Thanks to the infinite digital galaxy, thought leaders and writers of color can simply circumvent racial foolishness and create their own space. We don’t have to ask them for a seat at the table anymore, right? And like Sal said in Lee’s cinematic classic, “You get your own place, you can do what you want with it.” But, these are the sources we rely on as our daily information navigators. Plus: It’s not like black-run thought leadership is doing the same on that scale. Institutions from the National Newspaper Publishers Association or the Joint Center and even the Congressional Black Caucus Foundation could find funds for data-driven, nonprofit startup efforts just as robust as Pew Research, Brookings or New America Foundation.
And even as the online space is infinite, black-owned commercial-news ventures are either too afraid or too vision-less to jump into creating similar Wonk-driven projects despite the abundance of talent. Others play it safe by spitting out routine rotations of trendy junk headlines and assume that black readers don’t have the appetite for or don’t understand a steady dose of polls, charts and infographics on major policy issues. No one wants to be the smart kid in class out of fear they’ll get jumped after school.
Everyone mentioned here, of course, is rightfully getting called on it. The National Association of Black Journalists pitched an open letter to the startups above. BuzzFeed deputy editor-in-chief Shani Hilton (a sister in a sea of journalism whiteness) eloquently blames the issue on networks and cultural signals failing to connect. Columbia University’s Emily Bell slams the startups on diversity, but focuses primarily on the lack of women in the newsroom — which, for better or for worse, begins to read more like a diatribe from an HBO “Girls” script than a manifesto for diversity fixes.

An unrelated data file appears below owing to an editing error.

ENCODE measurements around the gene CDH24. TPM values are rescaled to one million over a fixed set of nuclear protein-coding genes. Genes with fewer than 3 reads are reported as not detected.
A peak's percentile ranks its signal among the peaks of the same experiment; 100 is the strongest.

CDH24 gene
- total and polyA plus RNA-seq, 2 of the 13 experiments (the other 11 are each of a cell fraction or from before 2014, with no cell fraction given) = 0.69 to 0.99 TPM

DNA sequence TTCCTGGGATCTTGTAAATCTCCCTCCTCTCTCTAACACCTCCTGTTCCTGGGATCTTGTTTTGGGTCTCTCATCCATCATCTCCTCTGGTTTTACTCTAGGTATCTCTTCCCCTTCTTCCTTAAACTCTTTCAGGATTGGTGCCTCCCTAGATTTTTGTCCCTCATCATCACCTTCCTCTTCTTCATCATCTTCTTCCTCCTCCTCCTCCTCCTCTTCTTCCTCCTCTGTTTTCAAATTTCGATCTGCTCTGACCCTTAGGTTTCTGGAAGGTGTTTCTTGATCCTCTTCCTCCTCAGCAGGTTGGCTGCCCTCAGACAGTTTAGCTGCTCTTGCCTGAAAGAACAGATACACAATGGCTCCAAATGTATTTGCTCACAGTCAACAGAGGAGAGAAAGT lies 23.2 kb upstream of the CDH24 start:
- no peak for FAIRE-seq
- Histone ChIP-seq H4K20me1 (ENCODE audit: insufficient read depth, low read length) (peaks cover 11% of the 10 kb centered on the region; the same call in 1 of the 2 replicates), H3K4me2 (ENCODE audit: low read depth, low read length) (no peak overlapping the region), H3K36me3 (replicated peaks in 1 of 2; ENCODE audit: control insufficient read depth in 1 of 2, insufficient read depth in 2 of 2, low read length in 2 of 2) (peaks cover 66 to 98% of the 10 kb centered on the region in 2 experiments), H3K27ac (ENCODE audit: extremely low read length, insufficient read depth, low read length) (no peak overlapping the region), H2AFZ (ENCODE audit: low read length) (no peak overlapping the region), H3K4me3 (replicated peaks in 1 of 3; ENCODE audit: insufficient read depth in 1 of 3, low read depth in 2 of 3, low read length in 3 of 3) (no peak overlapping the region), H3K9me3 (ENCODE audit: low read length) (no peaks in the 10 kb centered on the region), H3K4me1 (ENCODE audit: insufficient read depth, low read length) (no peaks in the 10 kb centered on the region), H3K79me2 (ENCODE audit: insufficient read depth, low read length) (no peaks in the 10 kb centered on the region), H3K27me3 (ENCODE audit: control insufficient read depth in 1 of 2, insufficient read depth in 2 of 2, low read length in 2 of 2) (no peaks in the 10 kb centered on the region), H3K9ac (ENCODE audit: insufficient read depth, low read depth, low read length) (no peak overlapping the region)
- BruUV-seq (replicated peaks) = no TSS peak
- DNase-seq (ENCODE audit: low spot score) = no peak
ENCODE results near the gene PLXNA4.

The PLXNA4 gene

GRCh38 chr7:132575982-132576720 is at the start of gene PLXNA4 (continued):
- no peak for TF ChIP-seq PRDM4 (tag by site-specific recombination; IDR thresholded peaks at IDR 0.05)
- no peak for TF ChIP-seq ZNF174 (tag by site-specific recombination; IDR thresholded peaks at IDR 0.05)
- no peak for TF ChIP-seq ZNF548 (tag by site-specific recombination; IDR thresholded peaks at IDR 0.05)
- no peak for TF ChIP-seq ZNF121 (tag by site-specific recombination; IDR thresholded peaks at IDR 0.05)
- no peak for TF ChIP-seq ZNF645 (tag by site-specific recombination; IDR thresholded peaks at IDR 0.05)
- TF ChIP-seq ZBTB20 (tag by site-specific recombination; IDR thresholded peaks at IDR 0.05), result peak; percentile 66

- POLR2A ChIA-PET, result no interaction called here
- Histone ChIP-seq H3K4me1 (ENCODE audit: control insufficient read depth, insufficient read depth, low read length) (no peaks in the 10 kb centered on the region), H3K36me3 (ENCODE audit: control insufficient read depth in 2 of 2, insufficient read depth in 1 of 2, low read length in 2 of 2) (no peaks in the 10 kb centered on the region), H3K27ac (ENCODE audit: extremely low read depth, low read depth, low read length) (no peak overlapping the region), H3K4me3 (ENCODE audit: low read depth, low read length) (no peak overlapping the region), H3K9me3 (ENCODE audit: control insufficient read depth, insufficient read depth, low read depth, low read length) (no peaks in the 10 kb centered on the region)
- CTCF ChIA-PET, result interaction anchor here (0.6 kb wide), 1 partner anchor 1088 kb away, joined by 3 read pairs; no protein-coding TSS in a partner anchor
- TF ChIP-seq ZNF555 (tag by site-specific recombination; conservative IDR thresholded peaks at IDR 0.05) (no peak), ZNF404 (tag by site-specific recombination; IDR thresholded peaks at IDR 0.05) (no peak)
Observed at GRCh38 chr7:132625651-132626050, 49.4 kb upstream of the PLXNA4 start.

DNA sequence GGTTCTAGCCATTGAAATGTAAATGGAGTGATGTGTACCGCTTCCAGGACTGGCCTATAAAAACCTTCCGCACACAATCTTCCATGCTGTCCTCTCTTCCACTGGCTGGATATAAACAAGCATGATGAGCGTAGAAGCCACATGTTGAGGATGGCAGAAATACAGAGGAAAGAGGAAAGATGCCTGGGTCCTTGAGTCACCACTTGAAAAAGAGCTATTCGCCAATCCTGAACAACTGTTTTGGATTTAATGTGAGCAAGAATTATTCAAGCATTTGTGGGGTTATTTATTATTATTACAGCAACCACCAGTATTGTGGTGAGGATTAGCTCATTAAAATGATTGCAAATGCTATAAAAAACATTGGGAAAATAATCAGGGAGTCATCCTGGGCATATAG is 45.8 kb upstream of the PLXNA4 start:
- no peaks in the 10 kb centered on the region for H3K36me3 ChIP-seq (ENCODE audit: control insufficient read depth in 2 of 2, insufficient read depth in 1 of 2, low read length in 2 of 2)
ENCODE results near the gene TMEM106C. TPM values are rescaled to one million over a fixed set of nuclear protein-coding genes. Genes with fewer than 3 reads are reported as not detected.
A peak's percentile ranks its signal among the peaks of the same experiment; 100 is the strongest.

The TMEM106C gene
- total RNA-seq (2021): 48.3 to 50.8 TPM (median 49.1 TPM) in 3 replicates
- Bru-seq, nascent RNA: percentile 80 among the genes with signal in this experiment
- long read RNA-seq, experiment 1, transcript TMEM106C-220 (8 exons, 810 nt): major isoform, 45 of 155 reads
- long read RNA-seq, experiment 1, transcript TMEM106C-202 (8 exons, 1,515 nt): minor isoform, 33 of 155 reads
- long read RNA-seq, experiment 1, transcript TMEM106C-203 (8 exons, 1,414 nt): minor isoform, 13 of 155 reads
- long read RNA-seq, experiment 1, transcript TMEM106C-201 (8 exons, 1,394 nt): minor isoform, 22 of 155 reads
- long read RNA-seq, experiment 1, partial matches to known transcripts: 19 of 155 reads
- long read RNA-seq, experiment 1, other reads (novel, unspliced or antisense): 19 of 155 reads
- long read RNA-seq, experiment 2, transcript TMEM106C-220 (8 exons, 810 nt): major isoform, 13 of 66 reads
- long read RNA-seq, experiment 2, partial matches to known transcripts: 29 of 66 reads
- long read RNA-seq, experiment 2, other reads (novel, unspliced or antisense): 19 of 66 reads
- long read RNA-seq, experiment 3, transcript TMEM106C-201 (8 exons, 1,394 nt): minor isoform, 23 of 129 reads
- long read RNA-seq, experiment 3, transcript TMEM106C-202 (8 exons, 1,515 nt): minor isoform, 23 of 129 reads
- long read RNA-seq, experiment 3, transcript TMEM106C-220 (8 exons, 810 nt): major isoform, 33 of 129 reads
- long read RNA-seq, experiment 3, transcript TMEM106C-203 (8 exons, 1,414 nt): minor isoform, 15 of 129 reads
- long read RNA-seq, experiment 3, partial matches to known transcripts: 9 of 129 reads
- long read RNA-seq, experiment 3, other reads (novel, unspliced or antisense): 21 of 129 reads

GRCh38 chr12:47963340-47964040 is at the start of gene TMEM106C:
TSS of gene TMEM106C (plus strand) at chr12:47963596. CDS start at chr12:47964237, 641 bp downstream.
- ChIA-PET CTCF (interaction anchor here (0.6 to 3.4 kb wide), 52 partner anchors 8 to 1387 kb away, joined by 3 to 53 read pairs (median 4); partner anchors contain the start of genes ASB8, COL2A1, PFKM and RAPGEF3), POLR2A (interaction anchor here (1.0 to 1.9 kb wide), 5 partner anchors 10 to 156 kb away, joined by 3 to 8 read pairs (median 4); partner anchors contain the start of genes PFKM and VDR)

But, the accusations and predictable mea culpas from The White Guys present a few complex issues that will (predictably) leave the problem unaddressed.
First, when the larger conversation on diversity typically commences, it becomes code for “how do we fill slots for our nagging white female peers?” rather than how we truly make a newsroom more alive with varying degrees of thought. And that doesn’t just mean race or gender; it also means a concerted effort to seek perspectives outside social, academic, economic and neighborhood circles. It’s like the Supreme Court: Must all the judges be trained at Ivy League schools?
Second, the current debate assumes these cats were simply tripping around in their own ignorance and didn’t know any better. Yet, in all seriousness, one can make the argument that as diverse as the present world is (and will continue to be), they should all know better. Maybe you could convincingly make that argument in 1954 or while happily chewing on Cracker Jacks with the fam while geeked out on “The Roy Rogers Show.” But, if they’re truly great collectors and purveyors of streaming data, they should have the tenacity and level of curiosity to have their fingers tapped into the obvious world around them.
Understood: It’s like the high school lunch room, where folks can’t help but gravitate to tables with familiar faces. But, that’s not an excuse. Black journalists, commentators and thought leaders — as active and pronounced as that community is — just don’t seem welcome when they should be. Yet, they’re out there, whether they are Andra Gillespie, Jason Johnson, Cornel Belcher or countless others who toil away on these topics as well as (and sometimes even better than) the white guys do. Time to cut it out.